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The Other Harry wrote:

If you don't have a clue how to do this then I wouldn't. Only experience finishers know when its time to float the cream to the top and how to level it so you don't get low spots. If you don't know the timing of concrete and how it starts to setup you could end up with a big mess. For someone that has some knowledge of concrete then its not a big deal. In your case if it's just a pad that will support cars and there is no need to make the finish real clean and level with no duck ponds then at least find some guys that have done it or watch it being done from start to finish and take notes. It's hard work moving tons of concrete around even a shovel full so be ready to sweat and sweat hard! Don't forget your expansion joints if you don't want it to crack.
Tools you will need: screed, bull float (to bring the creamy cement to the top and the aggregate to the bottom) with extension poles, edgers, expansion joint tool or cut them in later with a concrete saw, fresno for fine finish, broom for a no skid finish. Fine finish is better for garage surface to remove dripping oil stains. And plenty of shovels and good backs!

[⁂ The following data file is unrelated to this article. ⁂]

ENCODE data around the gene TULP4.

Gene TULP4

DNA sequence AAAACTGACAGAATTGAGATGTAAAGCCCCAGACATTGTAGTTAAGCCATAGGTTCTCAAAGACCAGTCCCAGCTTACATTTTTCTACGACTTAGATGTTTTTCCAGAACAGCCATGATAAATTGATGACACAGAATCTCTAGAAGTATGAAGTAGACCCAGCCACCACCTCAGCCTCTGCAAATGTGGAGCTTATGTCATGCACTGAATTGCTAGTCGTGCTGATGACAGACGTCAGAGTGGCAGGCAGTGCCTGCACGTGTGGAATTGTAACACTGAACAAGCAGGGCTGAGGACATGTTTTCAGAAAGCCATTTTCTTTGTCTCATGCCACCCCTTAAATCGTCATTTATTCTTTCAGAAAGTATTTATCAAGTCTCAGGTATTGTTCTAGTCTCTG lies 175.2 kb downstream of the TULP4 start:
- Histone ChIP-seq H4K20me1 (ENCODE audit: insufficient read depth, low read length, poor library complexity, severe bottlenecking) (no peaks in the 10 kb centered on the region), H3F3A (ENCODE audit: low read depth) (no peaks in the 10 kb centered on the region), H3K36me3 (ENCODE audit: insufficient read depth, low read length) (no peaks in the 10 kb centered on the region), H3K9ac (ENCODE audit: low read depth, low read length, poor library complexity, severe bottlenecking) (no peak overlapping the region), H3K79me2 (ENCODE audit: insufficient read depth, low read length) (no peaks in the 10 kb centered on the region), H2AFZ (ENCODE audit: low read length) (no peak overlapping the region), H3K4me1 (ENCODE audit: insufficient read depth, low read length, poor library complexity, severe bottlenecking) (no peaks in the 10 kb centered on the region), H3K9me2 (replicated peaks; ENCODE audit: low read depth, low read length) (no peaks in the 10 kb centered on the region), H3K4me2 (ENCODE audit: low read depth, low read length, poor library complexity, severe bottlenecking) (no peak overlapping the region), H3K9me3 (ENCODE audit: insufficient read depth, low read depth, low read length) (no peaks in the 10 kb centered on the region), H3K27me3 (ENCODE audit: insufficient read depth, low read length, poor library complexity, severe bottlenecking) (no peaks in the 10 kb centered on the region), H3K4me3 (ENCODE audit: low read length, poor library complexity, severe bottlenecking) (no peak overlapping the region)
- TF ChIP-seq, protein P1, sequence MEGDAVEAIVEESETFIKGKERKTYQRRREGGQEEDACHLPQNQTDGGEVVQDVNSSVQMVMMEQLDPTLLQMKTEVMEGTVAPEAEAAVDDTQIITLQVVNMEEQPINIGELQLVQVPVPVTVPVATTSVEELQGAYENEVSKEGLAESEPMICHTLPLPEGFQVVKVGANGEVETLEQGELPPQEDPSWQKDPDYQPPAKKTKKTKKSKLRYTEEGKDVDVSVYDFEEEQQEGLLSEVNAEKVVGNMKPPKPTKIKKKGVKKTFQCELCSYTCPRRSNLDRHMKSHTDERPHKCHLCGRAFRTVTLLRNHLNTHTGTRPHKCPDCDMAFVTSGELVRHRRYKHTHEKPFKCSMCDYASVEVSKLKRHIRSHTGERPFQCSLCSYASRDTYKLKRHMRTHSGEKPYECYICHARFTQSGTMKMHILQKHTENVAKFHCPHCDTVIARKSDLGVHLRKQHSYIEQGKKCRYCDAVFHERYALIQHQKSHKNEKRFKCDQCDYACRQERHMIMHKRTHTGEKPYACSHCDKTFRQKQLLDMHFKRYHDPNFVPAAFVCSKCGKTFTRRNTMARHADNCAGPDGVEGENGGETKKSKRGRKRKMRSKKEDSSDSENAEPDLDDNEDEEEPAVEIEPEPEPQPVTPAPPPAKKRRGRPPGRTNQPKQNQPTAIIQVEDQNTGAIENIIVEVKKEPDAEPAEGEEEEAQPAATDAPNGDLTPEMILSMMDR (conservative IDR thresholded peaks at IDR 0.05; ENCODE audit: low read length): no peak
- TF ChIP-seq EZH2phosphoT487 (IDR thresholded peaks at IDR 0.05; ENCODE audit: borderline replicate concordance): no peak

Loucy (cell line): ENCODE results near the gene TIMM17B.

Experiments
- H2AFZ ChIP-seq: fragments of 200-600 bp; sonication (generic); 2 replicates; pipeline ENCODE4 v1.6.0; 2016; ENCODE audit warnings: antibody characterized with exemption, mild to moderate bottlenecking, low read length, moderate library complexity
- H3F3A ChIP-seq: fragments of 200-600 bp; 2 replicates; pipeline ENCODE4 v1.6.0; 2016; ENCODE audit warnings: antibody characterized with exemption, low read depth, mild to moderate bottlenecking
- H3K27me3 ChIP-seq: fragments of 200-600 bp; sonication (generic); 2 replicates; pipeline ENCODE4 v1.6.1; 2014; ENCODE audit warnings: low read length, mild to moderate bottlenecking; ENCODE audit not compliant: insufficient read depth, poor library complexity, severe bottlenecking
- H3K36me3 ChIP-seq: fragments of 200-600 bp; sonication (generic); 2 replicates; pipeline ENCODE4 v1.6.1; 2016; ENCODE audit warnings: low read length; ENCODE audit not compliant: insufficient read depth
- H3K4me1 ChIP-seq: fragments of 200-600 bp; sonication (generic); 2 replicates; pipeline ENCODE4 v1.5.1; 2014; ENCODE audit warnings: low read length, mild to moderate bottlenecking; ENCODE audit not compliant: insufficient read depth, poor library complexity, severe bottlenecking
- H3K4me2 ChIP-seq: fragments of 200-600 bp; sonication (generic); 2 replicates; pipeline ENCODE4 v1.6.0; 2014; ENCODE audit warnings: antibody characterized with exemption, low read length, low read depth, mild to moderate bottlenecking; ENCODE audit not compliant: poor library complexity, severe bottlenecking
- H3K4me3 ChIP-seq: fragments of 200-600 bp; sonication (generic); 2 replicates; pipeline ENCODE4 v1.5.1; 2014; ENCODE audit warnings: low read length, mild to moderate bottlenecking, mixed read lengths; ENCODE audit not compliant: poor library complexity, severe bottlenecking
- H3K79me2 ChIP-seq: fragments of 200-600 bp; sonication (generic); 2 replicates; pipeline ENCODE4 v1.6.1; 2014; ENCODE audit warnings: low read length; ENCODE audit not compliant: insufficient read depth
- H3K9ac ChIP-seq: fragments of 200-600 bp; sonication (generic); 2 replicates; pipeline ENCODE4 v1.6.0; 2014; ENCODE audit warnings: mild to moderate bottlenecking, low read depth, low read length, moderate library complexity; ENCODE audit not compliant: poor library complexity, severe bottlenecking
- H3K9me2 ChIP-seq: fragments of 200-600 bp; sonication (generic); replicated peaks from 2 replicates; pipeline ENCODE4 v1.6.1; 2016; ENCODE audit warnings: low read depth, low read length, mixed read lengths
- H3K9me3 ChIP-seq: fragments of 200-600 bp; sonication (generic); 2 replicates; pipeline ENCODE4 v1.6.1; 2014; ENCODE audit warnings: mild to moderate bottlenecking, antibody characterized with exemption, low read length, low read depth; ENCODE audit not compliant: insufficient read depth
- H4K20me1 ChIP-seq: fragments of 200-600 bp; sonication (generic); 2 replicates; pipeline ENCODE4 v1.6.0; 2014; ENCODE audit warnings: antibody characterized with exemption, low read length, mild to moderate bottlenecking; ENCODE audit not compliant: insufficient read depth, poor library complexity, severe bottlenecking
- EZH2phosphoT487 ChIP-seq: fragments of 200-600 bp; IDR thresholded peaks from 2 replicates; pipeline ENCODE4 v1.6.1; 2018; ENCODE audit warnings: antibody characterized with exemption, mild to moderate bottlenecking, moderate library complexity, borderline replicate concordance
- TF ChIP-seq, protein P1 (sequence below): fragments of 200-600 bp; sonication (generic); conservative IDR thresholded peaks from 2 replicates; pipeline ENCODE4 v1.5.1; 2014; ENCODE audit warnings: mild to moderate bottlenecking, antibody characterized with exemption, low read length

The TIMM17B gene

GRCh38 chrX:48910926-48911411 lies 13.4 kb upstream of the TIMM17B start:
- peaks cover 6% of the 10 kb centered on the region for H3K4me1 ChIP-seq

All the other posts covered the rest of what you need to know.
Good Luck, Rich
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Concrete cost $60 - $70 per cubic yard here.
Contracted work including concrete, forms, minimum grade work, steel placement on work not requiring a pump runs $3-$5 per square foot here. Decorative concrete runs about $9.
First round pump in the $400 range, a later pour might go for 1/2.
A man with a skid steer and dump truck runs about $300 / day here.
If you do not have concrete tools or experience, I don't think you should start with a 1,000 SF hard troweled slab.
Your building may require footing excavation and permits. Many flat work contractors do not provide this service. You may well be looking for 2 different contractors. Most flatwork contractors won't even want to remove the sod and haul it off , but they may have an excavator with whom they work.
Call a local concrete contractor. If you do not know any, contact a local ready mix company and ask them for some names for your size job. Discuss the project with the contractor, ask him what phases, if any, you can perform to save money. If you remove the sod, it will be cheaper. If you level the site, it will be cheaper. Most contractors will be happy to give you advice. He will be looking over the difficulties on your site as well as judging you and your project.
^^^^^^^^^^^^^^^^^^^^^^^^^^^^^^^^ Keep the whole world singing. . . . DanG

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Hallucinations are unreal.
Get real go out and talk to these guys that are forming and twisting steel, after you get a couple of fast talking contractors to give an estimate.
A permit is cheaper than a hassle. Your neighbors will appreciate it.